Pharmacology Basics | Common Crazy Med Crap Index | Evaluating Research Papers

1.  Who Rates the Raters?

Whenever you read the methods section of a drug study, clinical trial, or really good abstract for either, you’ll find one or more assessment scales used to rate how well a drug performed. These are the tests given to people who are taking a drug (or a placebo). Researchers will ask different types of questions: yes or no, multiple guess, on a scale of one to kill-me-now, and so forth. Based upon the responses the people taking the pills give, the researchers are supposedly able to determine how well a med works. “Supposedly” because some of these tests seem pretty useless. One factor of determining if a study is any good is the rating scale(s) used.

One question that often comes up: which is better, evaluations by doctors or self-tests? According to this study, the answer is: use both.

Assessment tools are used to test other subjective things, like pain. Here are a few of the more popular psychiatric assessment scales used in trials and studies, and our opinions about them. All of these are protected by various degrees of copyright, and are presented here just so you can see what tools are used to determine a medication’s efficacy and/or how messed up you are. I’ll note if a scale has a specific copyright notice. I won’t have copies of everything available because you still have to pay for a lot of these and I won’t pirate intellectual property.

1.1  Non-Specific Crazy Rating Scales

  • Sheehan Disability Scale (SDS) has been around for over 30 years, but has only recently been showing up in studies and trials of crazy meds.
    • It has all of 3 evaluations on a 1 - 10 scale of how well you function at work/school, socially, and daily living.
    • And two questions on productivity: how many days you missed at work or school in the last week (or whatever period it’s measuring); and how many days where you showed up, but just went through the motions and didn’t really do much of anything.
    • The SDS can be applied to physical as well as mental disabilities.
    • Even though it is incredibly short, I like it. It gets down to the two basic questions:
      • Are you functional?
      • Are you living, or existing?
  • Clinical Global Impression (CGI), reflects the impression of a skilled observer, fully familiar with the manifestations of schizophrenia, although it is vague enough to apply to any form crazy, about the overall clinical state of the patient. In other words, how loony your doctor thinks you are.
    • While the shortest of all assessment instruments, with all of three measurements, two on a 1 - 7 scale and one on a 4 x 4 matrix, its simplicity is its strength.
    • Because do you really need to know anything more than:
      • How messed up you are.
      • Are you getting better.
      • What is the ratio of how well a treatment works to how much it sucks.
  • Brief Psychiatric Rating Scale (BPRS), a multi-item inventory of general psychopathology originally used to evaluate the effects of drug treatment in schizophrenia, but can be applied to many forms of brain cooties.
    • The BPRS psychosis cluster (conceptual disorganization, hallucinatory behavior, suspiciousness, and unusual thought content) is considered a particularly useful subset for assessing actively psychotic schizophrenic patients.
    • Note the physical exam at the beginning. While harsh-seeming, the key aspect is how mental illness is considered a physical condition and not a character defect.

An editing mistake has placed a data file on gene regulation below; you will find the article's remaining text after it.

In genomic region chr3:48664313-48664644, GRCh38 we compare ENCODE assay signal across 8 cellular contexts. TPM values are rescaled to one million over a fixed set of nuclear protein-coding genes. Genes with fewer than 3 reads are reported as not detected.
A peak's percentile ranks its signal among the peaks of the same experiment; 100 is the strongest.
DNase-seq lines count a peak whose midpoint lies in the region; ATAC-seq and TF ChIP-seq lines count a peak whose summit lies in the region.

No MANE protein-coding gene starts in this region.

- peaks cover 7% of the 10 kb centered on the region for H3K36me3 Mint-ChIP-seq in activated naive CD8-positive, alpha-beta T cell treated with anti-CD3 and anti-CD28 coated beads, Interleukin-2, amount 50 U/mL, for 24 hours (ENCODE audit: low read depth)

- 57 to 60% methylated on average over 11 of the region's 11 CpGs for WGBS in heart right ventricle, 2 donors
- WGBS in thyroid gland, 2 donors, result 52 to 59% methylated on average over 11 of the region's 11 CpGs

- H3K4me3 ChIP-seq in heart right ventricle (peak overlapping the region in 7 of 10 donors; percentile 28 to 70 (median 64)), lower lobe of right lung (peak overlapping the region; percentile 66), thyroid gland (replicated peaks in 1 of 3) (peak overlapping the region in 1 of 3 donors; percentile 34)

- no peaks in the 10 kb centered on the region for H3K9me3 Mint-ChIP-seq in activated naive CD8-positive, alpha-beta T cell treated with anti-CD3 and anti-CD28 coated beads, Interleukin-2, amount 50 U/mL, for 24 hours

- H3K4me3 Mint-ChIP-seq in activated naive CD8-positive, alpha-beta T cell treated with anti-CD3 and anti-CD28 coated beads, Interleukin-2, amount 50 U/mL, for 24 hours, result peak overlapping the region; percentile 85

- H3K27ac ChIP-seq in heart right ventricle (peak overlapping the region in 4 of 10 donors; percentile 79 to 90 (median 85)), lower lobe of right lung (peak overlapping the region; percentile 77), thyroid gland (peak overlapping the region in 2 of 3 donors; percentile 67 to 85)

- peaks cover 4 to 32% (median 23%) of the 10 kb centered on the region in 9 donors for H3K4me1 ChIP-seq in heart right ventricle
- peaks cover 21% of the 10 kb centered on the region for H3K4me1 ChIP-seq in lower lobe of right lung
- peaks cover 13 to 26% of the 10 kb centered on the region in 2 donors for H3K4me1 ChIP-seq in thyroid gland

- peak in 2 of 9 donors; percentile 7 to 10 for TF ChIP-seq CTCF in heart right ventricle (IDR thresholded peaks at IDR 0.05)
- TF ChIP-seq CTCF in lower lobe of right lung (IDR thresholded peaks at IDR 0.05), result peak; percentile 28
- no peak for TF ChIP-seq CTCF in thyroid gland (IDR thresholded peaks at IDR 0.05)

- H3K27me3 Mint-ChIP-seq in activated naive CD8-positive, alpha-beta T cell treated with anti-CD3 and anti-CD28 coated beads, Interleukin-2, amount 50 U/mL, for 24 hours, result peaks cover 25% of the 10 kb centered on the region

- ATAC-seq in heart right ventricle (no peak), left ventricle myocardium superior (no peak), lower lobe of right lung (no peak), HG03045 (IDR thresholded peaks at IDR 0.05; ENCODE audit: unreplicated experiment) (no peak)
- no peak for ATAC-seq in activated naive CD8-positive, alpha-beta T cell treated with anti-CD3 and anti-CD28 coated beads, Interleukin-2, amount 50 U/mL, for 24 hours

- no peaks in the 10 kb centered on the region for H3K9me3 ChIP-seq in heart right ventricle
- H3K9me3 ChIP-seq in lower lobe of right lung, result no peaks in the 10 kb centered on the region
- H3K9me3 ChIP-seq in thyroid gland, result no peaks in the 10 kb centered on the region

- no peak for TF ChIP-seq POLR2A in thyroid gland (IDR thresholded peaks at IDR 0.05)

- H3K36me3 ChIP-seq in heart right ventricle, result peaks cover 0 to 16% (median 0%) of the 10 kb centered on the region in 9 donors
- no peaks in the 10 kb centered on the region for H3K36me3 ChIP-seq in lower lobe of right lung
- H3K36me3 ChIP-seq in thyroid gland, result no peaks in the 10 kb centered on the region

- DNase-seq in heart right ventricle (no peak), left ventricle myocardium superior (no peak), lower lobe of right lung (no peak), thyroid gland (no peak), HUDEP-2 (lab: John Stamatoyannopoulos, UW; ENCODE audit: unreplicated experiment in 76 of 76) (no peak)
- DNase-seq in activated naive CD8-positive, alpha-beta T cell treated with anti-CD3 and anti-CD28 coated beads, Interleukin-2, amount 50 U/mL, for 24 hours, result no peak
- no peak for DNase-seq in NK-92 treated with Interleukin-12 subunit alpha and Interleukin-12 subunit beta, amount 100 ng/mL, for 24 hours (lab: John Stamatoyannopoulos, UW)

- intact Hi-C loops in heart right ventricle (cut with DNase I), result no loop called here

• The Positive and Negative Syndrome Scale (PANSS) a 30-item rating instrument evaluating the presence/absence and severity of positive, negative and general psychopathology. The scale was developed from the BPRS and includes other symptoms, such as aggression, thought disturbance, and depression. This is a much more accurate test, if standardized tests are your thing, of insanity. The version I have, from a hospital in Zurich, has some explanations/instructions/refinements in German.
  • Scale for the Assessment of Negative Symptoms (SANS). This test measures the five A’s of negative symptoms:
    • affect flattening (Looking and sounding as if you don’t give a rat’s ass about anything, not making eye contact, etc.)
    • alogia (Poverty of speech, from not saying much, to using simpler words, to not talking at all.)
    • avolition-apathy (Really not giving a shit before you were put on antipsychotics)
    • anhedonia-asociality (Nothing is pleasurable, you don’t like people, i.e. you’re a natural born goth.)
    • attentional impairment (Huh? What did you say?).
      • As negative symptoms are common in the autistic, it should be obvious why schizophrenia was almost as common a diagnosis as mental retardation before “autism” existed as a label; and why there is still occasional misdiagnosing in both directions today.
  • Global Assessment of Functioning (GAF). Literally how functional/sane you are on a scale of 1 to 100. With 1 being “Already dying from self-inflicted wounds.” and 100 being “The only person truly qualified to give this test, except they know better than to do so.” Except there isn’t any difference between a score of 21 and 29, so it may as well be a sanity scale of 1 to 10.
  • Self-Reporting Questionnaire 20 (SRQ-20) A 20 question test you take and mail or otherwise send to the nearest doctor.
    • While designed for developing nations that have one psychiatrist for every 10,000 people, if that, given the way things are going in the US, we’ll probably need something like this in a couple of years.
    • While heavily (and admittedly) biased towards mood disorders and the negative symptoms of schizophrenia, for people living in Liberia or rural West Virginia it’s better than nothing.
  • The Diagnostic Interview Schedule is a shitload of mostly yes/no questions to determine where in the DSM your brain cooties reside.
  • Let’s not forget the MMPI, one of the original assessment tools that is still used.
    • If only by people contracted by the Social Security Administration to determine if you’re too crazy to hold down a real job.
    • I shit ye not.
    • Nobody who actually knows anything about crazy still uses it2.

1.2  Bipolar Mania Rating Scales

  • Young Mania Rating Scale (YMRS) . Whoopee shit. You score 0–60 on all of 11 items assessing irritability, disruptive/aggressive behavior, sleep, elevated mood, speech, increased activity, sexual interest, language/thought disorder, thought content, appearance, and insight.